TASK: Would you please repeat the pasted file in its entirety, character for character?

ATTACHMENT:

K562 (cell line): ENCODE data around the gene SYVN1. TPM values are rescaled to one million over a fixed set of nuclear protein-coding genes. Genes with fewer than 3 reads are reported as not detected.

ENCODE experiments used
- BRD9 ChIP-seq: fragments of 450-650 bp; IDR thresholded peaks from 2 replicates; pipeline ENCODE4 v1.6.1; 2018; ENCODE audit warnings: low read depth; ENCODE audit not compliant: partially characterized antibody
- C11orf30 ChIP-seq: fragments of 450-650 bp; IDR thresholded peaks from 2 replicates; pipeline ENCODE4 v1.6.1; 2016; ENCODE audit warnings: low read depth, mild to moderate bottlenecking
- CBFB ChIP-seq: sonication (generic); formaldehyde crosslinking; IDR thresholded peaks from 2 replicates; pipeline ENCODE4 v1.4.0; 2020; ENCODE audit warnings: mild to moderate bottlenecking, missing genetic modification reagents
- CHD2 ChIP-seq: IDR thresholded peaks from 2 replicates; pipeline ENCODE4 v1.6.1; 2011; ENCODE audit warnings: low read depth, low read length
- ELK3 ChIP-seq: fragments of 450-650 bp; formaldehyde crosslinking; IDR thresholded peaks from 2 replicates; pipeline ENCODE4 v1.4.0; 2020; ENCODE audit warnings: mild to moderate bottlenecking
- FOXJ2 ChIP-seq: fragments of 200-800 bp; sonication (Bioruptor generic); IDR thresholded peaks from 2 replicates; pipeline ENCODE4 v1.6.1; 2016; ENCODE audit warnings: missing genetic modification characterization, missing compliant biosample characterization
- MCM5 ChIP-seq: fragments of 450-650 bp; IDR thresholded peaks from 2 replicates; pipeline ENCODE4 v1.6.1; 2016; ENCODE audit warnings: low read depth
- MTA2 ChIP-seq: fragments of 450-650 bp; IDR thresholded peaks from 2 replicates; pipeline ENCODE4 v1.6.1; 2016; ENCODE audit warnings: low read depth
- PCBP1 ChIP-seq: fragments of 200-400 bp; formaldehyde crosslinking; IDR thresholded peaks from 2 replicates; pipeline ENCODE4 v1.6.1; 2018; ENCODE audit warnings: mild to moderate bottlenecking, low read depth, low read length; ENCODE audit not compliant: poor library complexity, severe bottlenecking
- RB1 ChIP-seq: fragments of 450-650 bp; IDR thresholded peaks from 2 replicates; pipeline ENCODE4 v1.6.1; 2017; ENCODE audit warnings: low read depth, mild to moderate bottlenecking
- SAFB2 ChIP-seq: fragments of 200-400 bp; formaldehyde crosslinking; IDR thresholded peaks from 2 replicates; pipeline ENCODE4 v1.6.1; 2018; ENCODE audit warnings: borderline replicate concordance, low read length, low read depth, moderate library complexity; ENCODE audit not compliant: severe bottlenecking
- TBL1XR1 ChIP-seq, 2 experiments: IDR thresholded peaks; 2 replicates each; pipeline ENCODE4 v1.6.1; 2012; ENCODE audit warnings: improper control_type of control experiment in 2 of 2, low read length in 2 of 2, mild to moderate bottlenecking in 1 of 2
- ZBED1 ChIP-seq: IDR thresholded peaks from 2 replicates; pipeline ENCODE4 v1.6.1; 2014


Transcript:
K562 (cell line): ENCODE data around the gene SYVN1. TPM values are rescaled to one million over a fixed set of nuclear protein-coding genes. Genes with fewer than 3 reads are reported as not detected.

ENCODE experiments used
- BRD9 ChIP-seq: fragments of 450-650 bp; IDR thresholded peaks from 2 replicates; pipeline ENCODE4 v1.6.1; 2018; ENCODE audit warnings: low read depth; ENCODE audit not compliant: partially characterized antibody
- C11orf30 ChIP-seq: fragments of 450-650 bp; IDR thresholded peaks from 2 replicates; pipeline ENCODE4 v1.6.1; 2016; ENCODE audit warnings: low read depth, mild to moderate bottlenecking
- CBFB ChIP-seq: sonication (generic); formaldehyde crosslinking; IDR thresholded peaks from 2 replicates; pipeline ENCODE4 v1.4.0; 2020; ENCODE audit warnings: mild to moderate bottlenecking, missing genetic modification reagents
- CHD2 ChIP-seq: IDR thresholded peaks from 2 replicates; pipeline ENCODE4 v1.6.1; 2011; ENCODE audit warnings: low read depth, low read length
- ELK3 ChIP-seq: fragments of 450-650 bp; formaldehyde crosslinking; IDR thresholded peaks from 2 replicates; pipeline ENCODE4 v1.4.0; 2020; ENCODE audit warnings: mild to moderate bottlenecking
- FOXJ2 ChIP-seq: fragments of 200-800 bp; sonication (Bioruptor generic); IDR thresholded peaks from 2 replicates; pipeline ENCODE4 v1.6.1; 2016; ENCODE audit warnings: missing genetic modification characterization, missing compliant biosample characterization
- MCM5 ChIP-seq: fragments of 450-650 bp; IDR thresholded peaks from 2 replicates; pipeline ENCODE4 v1.6.1; 2016; ENCODE audit warnings: low read depth
- MTA2 ChIP-seq: fragments of 450-650 bp; IDR thresholded peaks from 2 replicates; pipeline ENCODE4 v1.6.1; 2016; ENCODE audit warnings: low read depth
- PCBP1 ChIP-seq: fragments of 200-400 bp; formaldehyde crosslinking; IDR thresholded peaks from 2 replicates; pipeline ENCODE4 v1.6.1; 2018; ENCODE audit warnings: mild to moderate bottlenecking, low read depth, low read length; ENCODE audit not compliant: poor library complexity, severe bottlenecking
- RB1 ChIP-seq: fragments of 450-650 bp; IDR thresholded peaks from 2 replicates; pipeline ENCODE4 v1.6.1; 2017; ENCODE audit warnings: low read depth, mild to moderate bottlenecking
- SAFB2 ChIP-seq: fragments of 200-400 bp; formaldehyde crosslinking; IDR thresholded peaks from 2 replicates; pipeline ENCODE4 v1.6.1; 2018; ENCODE audit warnings: borderline replicate concordance, low read length, low read depth, moderate library complexity; ENCODE audit not compliant: severe bottlenecking
- TBL1XR1 ChIP-seq, 2 experiments: IDR thresholded peaks; 2 replicates each; pipeline ENCODE4 v1.6.1; 2012; ENCODE audit warnings: improper control_type of control experiment in 2 of 2, low read length in 2 of 2, mild to moderate bottlenecking in 1 of 2
- ZBED1 ChIP-seq: IDR thresholded peaks from 2 replicates; pipeline ENCODE4 v1.6.1; 2014